NEW YORK — Bedlam swept Wall Street today as the stock market selloff turned into a full-scale panic as the Dow Jones industrial index plunged 508.32 points--the worst one-day drop ever.
That represented a one-day loss of 22.4%, far larger than the 12.8% drop on Oct. 28, 1929, known as Black Monday. The Dow average's worst percentage decline ever was on Dec. 12, 1914, early in World War I, when it lost 24.4% of its value.
The Dow closed today at 1,738.74.
Trading was the heaviest ever recorded at the New York Stock Exchange: 604.4 million shares were traded, far exceeding the 338.48-million share record set Friday.
The plunge wiped out a big part of the gains amassed through the bull market of the past five years.
"I don't have words to describe this," said Suresh Bhirud, an analyst at Oppenheimer & Co.
"What we have is a full-scale financial panic," said Hugh Johnson at First Albany Corp.
Brokers said the market was caught up in a chain reaction of events that created what William LeFevre at Advest Inc. called "a terrible washout" as the trading week began.
Stock markets in Tokyo and London fell sharply in reaction to Wall Street's severe break last week.
On the Big Board, battered Dow stocks included IBM, off as much as 10 1/2 at 124 1/2 and General Electric, down 6 at 44 1/2. The only issues on the gaining list were precious metal miners, reflecting the sharp rise in gold prices in reaction to the declines in financial markets.
Initially, the stock market edged to a fractional gain as investors tried to regroup after last Friday's disastrous fall.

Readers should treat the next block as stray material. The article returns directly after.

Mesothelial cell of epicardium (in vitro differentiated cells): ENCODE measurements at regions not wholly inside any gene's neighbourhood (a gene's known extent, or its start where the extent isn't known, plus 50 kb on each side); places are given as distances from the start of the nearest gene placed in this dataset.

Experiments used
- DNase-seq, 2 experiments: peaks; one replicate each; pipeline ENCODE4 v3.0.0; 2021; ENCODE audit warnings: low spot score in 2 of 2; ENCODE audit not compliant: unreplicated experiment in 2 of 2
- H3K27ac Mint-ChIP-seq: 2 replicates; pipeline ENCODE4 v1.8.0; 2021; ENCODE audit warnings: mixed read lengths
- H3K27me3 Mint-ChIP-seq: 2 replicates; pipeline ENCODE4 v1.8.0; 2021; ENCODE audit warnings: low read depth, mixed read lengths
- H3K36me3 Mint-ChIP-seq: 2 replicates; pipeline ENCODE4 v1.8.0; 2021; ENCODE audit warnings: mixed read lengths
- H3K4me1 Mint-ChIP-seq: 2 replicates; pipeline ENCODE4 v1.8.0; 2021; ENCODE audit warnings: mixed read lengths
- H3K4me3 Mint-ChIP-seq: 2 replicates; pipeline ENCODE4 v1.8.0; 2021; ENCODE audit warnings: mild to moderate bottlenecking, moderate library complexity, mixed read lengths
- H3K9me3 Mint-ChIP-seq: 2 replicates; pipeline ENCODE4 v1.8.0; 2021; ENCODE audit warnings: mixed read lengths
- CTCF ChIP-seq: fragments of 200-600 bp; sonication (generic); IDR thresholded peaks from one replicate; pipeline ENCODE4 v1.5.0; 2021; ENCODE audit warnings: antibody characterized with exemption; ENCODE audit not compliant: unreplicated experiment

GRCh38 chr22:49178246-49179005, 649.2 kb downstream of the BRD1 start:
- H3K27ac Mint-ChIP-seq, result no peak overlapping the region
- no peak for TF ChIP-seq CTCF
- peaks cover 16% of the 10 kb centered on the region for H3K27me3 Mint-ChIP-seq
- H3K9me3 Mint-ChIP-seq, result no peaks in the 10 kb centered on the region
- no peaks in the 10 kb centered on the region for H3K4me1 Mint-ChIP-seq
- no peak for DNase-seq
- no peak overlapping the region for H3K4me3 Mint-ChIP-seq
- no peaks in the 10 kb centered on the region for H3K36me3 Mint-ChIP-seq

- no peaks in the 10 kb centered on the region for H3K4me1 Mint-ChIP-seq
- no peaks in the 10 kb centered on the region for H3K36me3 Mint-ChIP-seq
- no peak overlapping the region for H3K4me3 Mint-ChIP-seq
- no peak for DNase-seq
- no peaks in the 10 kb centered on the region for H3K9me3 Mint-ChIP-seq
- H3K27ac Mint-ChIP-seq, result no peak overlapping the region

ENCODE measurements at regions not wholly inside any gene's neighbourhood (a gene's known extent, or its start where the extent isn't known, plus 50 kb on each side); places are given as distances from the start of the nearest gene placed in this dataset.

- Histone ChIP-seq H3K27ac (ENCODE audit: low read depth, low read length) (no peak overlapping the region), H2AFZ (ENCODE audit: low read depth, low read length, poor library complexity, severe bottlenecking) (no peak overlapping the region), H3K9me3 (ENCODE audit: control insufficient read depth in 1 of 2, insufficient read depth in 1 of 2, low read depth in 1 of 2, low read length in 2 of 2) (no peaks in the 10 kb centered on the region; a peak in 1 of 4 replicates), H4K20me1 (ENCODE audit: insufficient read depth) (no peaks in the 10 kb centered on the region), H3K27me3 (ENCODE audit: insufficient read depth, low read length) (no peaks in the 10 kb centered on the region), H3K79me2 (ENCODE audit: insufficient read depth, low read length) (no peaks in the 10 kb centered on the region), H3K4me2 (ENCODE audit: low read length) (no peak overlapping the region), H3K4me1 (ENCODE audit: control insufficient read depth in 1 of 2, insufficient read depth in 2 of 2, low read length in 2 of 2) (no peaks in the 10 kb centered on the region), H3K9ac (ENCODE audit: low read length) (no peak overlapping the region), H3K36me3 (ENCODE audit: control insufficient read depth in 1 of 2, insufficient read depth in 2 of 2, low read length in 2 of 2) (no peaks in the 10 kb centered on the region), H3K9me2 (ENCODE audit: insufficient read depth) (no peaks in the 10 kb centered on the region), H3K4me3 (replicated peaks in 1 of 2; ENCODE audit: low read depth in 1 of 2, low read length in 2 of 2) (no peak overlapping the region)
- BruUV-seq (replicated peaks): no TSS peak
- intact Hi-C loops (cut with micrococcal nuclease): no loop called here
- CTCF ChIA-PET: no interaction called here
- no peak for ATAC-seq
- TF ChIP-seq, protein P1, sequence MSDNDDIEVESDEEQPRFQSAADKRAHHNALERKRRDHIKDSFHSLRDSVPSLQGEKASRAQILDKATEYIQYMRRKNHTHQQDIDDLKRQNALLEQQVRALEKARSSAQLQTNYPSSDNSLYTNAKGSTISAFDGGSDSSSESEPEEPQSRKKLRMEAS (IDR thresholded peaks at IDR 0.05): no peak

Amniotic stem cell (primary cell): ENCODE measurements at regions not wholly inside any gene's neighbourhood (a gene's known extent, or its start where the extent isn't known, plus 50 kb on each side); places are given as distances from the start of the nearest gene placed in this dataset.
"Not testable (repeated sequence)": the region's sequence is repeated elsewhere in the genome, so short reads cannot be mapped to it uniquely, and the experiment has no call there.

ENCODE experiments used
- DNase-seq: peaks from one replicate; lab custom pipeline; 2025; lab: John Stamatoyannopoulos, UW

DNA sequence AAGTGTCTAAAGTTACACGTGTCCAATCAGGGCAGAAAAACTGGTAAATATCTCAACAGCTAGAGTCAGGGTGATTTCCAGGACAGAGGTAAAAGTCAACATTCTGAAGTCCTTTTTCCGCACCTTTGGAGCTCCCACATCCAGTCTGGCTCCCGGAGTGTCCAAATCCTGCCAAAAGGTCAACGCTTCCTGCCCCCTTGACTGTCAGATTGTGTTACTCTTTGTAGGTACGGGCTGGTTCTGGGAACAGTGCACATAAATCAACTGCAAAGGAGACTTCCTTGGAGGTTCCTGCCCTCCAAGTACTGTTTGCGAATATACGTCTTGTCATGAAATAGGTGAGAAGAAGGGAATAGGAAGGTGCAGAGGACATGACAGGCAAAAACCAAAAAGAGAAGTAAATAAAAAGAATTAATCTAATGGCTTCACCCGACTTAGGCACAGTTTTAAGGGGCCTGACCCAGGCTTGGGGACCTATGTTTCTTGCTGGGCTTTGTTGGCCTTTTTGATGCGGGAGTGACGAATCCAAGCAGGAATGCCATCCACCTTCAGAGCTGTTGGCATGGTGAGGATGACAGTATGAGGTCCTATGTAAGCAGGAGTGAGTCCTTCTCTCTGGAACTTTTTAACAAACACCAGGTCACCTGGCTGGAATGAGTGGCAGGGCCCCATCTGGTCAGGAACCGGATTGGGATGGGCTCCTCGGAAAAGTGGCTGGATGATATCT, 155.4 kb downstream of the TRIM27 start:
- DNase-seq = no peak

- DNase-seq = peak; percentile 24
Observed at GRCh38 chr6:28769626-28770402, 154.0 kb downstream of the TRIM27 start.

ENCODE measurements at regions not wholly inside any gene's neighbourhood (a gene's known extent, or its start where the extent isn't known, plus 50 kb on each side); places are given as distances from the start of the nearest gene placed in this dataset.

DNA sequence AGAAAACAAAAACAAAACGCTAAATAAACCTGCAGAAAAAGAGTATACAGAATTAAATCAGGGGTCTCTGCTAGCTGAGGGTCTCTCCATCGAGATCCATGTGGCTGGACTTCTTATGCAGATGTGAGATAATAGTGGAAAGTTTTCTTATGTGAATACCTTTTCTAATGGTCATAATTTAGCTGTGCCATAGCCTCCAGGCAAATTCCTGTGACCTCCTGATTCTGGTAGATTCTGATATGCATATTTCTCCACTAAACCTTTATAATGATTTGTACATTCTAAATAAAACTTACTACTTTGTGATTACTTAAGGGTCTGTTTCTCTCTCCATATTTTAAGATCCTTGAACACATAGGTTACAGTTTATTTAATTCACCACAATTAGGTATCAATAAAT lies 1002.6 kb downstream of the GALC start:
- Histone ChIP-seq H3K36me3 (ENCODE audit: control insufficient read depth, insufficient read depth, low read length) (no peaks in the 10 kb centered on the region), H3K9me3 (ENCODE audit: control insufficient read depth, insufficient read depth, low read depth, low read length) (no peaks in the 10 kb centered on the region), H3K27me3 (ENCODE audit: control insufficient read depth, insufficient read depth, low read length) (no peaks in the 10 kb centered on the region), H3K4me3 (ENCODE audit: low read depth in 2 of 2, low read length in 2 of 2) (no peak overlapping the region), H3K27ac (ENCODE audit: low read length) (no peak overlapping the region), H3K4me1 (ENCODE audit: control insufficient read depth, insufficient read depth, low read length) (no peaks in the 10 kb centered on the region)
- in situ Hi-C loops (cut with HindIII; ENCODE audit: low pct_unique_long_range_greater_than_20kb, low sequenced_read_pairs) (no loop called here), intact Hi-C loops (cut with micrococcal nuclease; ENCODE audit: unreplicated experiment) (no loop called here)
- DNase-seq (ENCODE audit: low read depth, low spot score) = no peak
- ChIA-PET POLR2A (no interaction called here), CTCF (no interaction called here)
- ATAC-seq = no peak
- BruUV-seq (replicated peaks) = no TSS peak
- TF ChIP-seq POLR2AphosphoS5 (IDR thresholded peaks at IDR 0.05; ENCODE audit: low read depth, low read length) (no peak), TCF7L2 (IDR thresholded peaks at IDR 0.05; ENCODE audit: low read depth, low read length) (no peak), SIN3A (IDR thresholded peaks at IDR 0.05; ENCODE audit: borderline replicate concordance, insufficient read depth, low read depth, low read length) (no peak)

But a further collapse in bond prices and the dollar knocked stocks into the minus column and the selling in the equity market gained momentum of its own.
U.S. bond prices tumbled in early trading today, although they later recovered much of their losses.
LeFevre said it appeared that mutual funds were being forced to sell stocks as their shareholders switched money out of stock funds and into safer money market funds.
In addition, he said, brokers were selling stocks from so-called margin accounts in which investors who bought stocks earlier with borrowed money declined to put up additional collateral.
World markets also had to contend with heightened tensions in the Middle East. The United States confirmed that it had attacked and destroyed an Iranian oil platform in the Persian Gulf.
Bhirud said computer program strategies that allow professional traders to transmit huge orders in a matter of moments exacerbated the rout in the stock market.
Bond prices also plummeted in early, active trading, hammered by the twin pressures of the falling dollar and the worst declines in Wall Street's history.
At mid-morning the Treasury's closely watched 30-year bond was down about 1 point, or $12.50 for every $1,000 in face value. Bond yields, which move inversely to prices, had soared to 10.32% from 10.17% late Friday.
"Really, it's a blood bath," said Elizabeth Reiners, a vice president of investment firm Dean Witter Reynolds. "All of the markets have fallen apart; there's confusion on every front."
Beside the psychological impact of the tumbling stock market, analysts said bond prices were also weakened by the declining dollar--which had fallen to about 141.55 Japanese yen at around midday in New York.